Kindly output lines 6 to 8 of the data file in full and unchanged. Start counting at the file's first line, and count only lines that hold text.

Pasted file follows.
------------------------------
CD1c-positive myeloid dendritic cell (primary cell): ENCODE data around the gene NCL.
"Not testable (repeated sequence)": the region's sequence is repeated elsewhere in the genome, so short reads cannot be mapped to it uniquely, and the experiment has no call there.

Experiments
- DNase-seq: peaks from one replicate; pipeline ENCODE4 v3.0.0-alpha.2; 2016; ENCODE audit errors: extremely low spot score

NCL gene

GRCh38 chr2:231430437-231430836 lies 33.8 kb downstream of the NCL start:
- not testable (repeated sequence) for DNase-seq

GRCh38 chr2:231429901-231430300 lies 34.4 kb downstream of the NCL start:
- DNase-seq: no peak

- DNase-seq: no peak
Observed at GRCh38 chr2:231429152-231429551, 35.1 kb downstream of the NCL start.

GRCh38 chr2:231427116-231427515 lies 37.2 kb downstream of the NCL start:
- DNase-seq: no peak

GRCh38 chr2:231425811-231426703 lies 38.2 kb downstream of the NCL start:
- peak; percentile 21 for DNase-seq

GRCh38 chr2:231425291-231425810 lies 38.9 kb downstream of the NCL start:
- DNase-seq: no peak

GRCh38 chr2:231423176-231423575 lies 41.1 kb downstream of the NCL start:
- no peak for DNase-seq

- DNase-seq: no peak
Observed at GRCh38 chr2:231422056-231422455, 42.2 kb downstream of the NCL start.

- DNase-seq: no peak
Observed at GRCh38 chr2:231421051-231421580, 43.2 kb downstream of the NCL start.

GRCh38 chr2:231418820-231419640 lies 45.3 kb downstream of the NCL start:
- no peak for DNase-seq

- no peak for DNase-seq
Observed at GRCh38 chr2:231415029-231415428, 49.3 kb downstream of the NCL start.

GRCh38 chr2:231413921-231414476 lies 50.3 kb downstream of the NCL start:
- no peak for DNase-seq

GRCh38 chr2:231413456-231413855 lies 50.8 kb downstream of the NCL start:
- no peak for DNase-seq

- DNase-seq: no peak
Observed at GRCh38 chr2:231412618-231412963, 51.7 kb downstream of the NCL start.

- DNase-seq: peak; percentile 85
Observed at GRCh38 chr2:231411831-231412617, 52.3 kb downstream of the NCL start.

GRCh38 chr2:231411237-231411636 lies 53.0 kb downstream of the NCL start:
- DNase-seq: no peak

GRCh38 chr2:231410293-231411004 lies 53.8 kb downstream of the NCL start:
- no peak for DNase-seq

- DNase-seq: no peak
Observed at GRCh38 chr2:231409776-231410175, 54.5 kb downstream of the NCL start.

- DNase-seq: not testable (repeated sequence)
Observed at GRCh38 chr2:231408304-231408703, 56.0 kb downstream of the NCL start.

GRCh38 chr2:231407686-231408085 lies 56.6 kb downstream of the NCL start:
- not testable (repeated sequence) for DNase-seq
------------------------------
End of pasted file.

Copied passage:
GRCh38 chr2:231430437-231430836 lies 33.8 kb downstream of the NCL start:
- not testable (repeated sequence) for DNase-seq

GRCh38 chr2:231429901-231430300 lies 34.4 kb downstream of the NCL start: